A future model of AirPods may be able to detect when they are not properly seated in a user’s ear using ultrasonic ranging, and either alert the wearer, or reroute the audio to another device.
You might take it for granted that the sound will be poor if your AirPods Pro are not positioned correctly in your ear. Apple, though, wants your AirPods to alert you to this fact — and potentially to determine whether you actually want to listen to another device.
It’s part of Apple’s aim of creating an ecosystem where you don’t have to think about switching devices on or off, the devices just respond to what you want. We already have that with how AirPods Pro automatically switch from your iPhone to your iPad, even if you don’t always want them to.
“Ultrasonic proximity sensors, and related systems and methods,” is a newly-granted patent that wants to interpret when you want to listen to your AirPods, and when you want to listen to your iPhone’s speaker. And if you’re going to use your AirPods, it’s going to make sure you wear them properly for the best audio experience.
“Perceived sound quality and other measures of performance for an audio accessory can vary in correspondence with a local environment in which the audio accessory is placed,” says Apple. “For example, perceived sound quality can deteriorate if an in-ear earphone is not well-seated in a user’s ear.”
The patent is chiefly concerned with how the AirPods, or similar devices, could make this determination. It proposes that it could done by the use of an “ultrasonic proximity sensor” which “can determine one of more characteristics of a local environment.”
That local environment can be the room a user is standing in, or equally it can be their ear drum. Specifically, the AirPods could “emit an ultrasonic signal into a local environment and can receive an ultrasonic signal” back again.
“From a measure of correlation between the emitted and the received signals, the sensor can classify the local environment,” continues the patent. “By way of example, such a sensor can assess whether an in-ear earphone is positioned in a user’s ear.”
With one exception, the rest of the patent is not especially concerned with what the AirPods could do with this information. However, knowing that they are not fitted correctly, they could at least issue a notification to the user’s iPhone, or perhaps bleep in the ear.
Potentially, they could also perform some alteration on the audio being played. That could perhaps include compensating to give a proper stereo mix even when one AirPod is a little out of alignment in the ear.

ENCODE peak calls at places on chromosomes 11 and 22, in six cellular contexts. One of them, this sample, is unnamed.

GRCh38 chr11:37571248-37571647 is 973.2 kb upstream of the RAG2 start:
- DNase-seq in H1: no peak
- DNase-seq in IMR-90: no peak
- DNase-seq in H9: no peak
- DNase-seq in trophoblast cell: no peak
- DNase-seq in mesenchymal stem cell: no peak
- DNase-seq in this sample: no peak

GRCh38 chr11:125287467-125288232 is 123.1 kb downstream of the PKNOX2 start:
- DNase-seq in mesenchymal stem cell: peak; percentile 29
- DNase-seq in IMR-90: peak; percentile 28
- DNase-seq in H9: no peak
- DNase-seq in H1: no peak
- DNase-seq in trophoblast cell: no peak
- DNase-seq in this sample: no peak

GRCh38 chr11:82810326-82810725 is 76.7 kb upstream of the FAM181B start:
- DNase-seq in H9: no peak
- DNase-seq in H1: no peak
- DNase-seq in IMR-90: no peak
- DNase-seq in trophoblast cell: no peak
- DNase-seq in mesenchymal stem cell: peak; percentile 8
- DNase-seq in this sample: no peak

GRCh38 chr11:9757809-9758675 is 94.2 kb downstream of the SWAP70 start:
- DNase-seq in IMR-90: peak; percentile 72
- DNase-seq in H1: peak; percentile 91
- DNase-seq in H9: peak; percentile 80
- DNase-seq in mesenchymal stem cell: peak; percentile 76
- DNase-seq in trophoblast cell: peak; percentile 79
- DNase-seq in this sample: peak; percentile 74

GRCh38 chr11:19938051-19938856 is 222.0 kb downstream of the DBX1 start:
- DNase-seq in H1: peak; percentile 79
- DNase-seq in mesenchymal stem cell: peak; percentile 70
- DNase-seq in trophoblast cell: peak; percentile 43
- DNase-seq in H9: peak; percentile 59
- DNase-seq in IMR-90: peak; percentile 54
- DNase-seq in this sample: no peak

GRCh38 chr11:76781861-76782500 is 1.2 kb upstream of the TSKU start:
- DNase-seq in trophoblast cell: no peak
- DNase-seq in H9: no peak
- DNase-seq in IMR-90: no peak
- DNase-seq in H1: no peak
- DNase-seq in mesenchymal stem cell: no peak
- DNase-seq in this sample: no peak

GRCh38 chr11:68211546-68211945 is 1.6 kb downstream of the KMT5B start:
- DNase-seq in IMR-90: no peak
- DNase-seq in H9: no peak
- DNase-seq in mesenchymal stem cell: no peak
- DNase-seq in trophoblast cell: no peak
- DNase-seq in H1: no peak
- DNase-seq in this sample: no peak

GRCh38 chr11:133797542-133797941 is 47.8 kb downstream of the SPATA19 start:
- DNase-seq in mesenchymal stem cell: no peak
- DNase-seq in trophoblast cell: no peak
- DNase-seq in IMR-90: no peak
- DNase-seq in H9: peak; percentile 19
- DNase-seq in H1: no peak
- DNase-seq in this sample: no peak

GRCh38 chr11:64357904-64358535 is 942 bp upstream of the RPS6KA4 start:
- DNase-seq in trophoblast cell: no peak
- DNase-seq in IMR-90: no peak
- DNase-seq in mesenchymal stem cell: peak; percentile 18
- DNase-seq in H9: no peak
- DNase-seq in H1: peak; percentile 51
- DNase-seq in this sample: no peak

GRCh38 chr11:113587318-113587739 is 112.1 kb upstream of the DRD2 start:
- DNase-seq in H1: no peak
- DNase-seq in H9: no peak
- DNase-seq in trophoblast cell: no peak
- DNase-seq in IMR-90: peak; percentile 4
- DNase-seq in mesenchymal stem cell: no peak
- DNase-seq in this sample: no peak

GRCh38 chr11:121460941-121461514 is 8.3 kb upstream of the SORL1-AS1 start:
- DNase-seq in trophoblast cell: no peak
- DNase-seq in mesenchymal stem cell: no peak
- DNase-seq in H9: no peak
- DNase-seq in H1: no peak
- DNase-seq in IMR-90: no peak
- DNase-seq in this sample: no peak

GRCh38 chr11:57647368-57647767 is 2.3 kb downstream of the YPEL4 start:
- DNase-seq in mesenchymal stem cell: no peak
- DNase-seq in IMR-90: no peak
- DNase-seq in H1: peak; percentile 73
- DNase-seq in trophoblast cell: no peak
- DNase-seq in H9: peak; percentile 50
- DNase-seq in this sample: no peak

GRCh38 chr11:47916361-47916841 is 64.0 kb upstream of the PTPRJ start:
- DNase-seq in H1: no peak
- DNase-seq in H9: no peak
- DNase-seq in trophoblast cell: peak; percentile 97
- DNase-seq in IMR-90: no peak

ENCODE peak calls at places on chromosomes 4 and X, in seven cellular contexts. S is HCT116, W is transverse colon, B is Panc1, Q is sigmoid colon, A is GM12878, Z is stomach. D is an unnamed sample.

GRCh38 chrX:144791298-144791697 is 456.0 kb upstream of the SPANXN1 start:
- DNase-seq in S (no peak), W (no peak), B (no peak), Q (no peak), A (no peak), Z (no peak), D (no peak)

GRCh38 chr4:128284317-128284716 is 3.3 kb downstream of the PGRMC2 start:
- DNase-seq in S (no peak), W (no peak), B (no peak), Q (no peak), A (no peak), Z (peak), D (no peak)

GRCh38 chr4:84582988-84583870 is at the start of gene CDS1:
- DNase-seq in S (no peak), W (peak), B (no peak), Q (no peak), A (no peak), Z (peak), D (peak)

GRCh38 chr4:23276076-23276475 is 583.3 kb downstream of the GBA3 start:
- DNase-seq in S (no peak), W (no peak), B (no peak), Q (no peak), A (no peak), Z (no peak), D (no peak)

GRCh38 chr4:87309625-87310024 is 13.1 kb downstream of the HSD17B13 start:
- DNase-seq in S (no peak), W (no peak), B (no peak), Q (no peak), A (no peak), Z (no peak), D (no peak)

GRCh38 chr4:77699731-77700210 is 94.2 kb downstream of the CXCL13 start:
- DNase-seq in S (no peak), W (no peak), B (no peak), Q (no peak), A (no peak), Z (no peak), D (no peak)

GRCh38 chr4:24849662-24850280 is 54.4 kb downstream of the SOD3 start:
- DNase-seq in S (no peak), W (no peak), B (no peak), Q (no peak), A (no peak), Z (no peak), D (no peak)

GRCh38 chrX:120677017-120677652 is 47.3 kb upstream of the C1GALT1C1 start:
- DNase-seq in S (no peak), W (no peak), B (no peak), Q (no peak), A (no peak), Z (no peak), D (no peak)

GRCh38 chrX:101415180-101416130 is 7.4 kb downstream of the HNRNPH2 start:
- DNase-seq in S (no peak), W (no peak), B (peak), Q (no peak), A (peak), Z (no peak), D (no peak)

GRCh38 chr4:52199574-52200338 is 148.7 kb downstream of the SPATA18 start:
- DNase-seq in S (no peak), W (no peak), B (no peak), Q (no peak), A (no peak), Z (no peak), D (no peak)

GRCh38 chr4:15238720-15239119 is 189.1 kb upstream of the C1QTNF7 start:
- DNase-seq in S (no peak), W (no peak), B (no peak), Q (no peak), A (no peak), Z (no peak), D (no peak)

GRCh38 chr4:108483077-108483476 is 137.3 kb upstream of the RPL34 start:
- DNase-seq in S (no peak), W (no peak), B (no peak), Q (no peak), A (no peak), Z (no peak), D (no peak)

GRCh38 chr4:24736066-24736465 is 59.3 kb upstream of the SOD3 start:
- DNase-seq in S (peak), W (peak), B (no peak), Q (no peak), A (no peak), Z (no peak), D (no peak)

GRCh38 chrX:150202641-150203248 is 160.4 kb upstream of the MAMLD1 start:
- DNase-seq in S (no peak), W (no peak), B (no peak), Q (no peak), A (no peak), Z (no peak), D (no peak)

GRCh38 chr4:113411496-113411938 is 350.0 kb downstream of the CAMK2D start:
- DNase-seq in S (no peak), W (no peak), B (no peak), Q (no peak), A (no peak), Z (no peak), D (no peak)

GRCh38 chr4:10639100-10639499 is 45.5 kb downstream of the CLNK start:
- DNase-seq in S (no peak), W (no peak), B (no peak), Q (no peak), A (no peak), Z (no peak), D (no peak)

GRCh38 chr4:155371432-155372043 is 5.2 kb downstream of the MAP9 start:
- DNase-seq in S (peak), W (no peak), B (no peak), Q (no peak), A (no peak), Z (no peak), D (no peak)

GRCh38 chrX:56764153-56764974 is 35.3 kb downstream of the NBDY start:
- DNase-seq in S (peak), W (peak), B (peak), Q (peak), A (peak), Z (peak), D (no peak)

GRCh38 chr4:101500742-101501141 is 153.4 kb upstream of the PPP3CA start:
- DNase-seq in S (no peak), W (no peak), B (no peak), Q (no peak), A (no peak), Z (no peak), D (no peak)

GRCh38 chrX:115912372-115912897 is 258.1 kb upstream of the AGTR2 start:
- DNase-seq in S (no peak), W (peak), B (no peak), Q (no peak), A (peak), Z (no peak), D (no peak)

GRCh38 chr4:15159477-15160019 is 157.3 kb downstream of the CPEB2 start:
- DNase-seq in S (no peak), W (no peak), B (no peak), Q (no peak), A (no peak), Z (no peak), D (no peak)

The next concern of the patent is really about determining why the user hasn’t put the AirPods in properly. If it’s a mistake or they’ve worked loose, a notification could be needed.
However, if it’s because the user actually wants to listen to something else, the patent wants the AirPods to figure that out and shut off audio to the earpods.
“[AirPods could] redirect the audio signal to another playback device responsive to a determination by the sensor that the earphone is not in the user’s ear,” says the patent.
So you could be listening to music coming from your iPhone, via AirPods. Then if you take those AirPods out, the music might instead automatically play from a nearby HomePod.
This patent is credited to Charles L. Greenlee. His previous work includes a related patent for a different ultrasonic sensor, also for Apple.
Apple has repeatedly investigated the use of ultrasonic sensors for a wide range of applications. This example of AirPods telling an iPhone to reroute audio relates to prior research into how devices could use ultrasonic pings to determine how near other devices are.
Recently, it was revealed that Apple has been looking at using ultrasonic sensors as part of user authentication. In future, Siri may use multiple technologies, including ultrasonic, to identify when different users are speaking.
Then the forthcoming “Apple Glass” may use ultrasonic sensors to determine where it physically is within an environment.
Note that Apple is granted very many patents and not all of them will result in products, or features in those products. A similar patent regarding AirPods Max, for instance, suggested that a U1 chip would detect when which way around the headphones were worn. As yet, Apple has not introduced that feature.
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